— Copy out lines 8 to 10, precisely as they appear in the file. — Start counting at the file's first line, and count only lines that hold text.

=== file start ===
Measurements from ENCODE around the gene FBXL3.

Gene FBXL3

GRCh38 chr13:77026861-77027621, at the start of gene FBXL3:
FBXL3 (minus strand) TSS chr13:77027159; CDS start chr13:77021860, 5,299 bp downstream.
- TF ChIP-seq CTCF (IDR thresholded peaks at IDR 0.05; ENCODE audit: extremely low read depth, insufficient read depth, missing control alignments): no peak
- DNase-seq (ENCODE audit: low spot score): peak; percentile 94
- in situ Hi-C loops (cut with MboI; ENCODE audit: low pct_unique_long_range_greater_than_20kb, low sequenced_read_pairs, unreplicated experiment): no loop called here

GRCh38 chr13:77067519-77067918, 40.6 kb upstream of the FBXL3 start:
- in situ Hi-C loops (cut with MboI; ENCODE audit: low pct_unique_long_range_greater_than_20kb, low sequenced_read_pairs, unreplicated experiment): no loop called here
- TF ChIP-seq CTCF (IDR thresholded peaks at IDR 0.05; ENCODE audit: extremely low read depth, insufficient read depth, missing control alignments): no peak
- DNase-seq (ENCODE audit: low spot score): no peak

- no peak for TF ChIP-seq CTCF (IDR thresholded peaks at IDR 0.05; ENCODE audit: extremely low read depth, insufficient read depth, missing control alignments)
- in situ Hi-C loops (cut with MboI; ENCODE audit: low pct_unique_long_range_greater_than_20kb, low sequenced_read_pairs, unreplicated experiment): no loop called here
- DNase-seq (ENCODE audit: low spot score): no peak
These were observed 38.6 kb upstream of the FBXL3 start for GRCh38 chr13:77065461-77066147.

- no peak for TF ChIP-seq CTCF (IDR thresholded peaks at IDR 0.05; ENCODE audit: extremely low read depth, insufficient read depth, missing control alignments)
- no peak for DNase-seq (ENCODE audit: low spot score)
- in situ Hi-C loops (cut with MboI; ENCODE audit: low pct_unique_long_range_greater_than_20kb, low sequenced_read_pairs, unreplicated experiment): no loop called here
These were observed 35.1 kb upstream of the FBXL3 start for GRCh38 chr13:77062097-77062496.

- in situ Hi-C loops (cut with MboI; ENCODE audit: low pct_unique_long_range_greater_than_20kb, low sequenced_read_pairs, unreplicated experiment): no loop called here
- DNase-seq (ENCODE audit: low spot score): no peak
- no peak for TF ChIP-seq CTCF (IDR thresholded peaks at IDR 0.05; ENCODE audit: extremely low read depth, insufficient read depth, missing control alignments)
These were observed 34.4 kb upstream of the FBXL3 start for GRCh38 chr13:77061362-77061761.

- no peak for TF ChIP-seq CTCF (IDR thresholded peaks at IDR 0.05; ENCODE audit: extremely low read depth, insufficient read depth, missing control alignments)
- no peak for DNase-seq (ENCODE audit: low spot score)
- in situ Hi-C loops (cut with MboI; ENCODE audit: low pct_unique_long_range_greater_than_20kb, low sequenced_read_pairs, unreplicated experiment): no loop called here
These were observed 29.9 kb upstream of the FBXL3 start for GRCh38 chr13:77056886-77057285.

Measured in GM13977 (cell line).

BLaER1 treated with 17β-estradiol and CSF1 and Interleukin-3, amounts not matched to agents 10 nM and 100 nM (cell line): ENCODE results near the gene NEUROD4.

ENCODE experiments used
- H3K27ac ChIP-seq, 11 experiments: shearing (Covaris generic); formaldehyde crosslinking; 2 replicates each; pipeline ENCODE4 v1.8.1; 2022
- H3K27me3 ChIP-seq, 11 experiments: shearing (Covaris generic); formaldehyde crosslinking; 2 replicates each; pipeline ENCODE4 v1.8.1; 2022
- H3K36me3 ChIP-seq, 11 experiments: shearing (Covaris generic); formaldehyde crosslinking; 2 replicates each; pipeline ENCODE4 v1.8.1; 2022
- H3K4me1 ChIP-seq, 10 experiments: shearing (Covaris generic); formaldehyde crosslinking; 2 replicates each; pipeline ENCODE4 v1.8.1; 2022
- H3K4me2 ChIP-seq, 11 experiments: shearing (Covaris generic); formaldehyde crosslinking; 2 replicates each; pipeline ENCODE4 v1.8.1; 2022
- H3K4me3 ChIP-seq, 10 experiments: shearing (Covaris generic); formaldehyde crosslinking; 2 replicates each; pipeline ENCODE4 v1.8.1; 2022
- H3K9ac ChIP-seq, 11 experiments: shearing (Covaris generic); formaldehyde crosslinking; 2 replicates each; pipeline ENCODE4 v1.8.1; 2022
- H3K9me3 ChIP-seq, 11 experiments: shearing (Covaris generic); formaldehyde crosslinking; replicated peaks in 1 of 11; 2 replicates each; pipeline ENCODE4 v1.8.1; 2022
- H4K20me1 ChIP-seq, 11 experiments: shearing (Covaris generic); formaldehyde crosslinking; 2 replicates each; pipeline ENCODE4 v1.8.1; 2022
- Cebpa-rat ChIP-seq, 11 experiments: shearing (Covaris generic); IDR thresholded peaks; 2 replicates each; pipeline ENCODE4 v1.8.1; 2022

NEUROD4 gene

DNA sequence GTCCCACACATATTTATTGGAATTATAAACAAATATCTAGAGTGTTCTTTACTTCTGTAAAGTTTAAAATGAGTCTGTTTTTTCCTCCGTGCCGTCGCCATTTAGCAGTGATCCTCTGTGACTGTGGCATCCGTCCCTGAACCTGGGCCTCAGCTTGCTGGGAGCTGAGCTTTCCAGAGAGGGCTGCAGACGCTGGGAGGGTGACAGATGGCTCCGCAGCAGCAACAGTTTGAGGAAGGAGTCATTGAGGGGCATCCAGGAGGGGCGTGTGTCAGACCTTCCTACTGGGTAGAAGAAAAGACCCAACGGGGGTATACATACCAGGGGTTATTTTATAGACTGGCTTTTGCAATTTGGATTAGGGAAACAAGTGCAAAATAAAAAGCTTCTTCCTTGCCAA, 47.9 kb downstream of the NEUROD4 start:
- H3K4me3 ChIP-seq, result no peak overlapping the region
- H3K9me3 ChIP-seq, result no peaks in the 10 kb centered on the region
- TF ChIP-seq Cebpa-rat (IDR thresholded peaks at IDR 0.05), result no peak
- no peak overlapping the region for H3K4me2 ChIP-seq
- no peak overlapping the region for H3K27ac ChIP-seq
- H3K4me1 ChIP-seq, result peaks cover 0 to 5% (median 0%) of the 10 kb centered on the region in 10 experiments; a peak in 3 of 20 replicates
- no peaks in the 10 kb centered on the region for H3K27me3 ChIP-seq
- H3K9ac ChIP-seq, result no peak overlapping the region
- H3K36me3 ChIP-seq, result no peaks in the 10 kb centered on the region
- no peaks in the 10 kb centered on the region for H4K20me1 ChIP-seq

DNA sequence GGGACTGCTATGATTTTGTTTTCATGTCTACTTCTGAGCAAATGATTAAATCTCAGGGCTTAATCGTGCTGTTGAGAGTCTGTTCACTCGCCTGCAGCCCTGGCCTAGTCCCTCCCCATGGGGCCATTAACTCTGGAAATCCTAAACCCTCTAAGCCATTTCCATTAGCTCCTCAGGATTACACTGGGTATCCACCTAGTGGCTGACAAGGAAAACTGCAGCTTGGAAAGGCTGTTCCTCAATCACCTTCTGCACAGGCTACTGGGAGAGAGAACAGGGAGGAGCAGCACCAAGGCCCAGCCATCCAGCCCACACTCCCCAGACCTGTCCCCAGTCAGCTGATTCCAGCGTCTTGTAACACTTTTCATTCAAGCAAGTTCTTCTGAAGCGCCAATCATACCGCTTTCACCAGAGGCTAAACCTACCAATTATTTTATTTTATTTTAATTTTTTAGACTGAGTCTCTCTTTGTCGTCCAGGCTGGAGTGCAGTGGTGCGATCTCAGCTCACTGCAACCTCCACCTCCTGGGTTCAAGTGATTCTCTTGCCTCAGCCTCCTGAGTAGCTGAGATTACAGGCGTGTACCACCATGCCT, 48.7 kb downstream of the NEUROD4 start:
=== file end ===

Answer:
GRCh38 chr13:77067519-77067918, 40.6 kb upstream of the FBXL3 start:
- in situ Hi-C loops (cut with MboI; ENCODE audit: low pct_unique_long_range_greater_than_20kb, low sequenced_read_pairs, unreplicated experiment): no loop called here
- TF ChIP-seq CTCF (IDR thresholded peaks at IDR 0.05; ENCODE audit: extremely low read depth, insufficient read depth, missing control alignments): no peak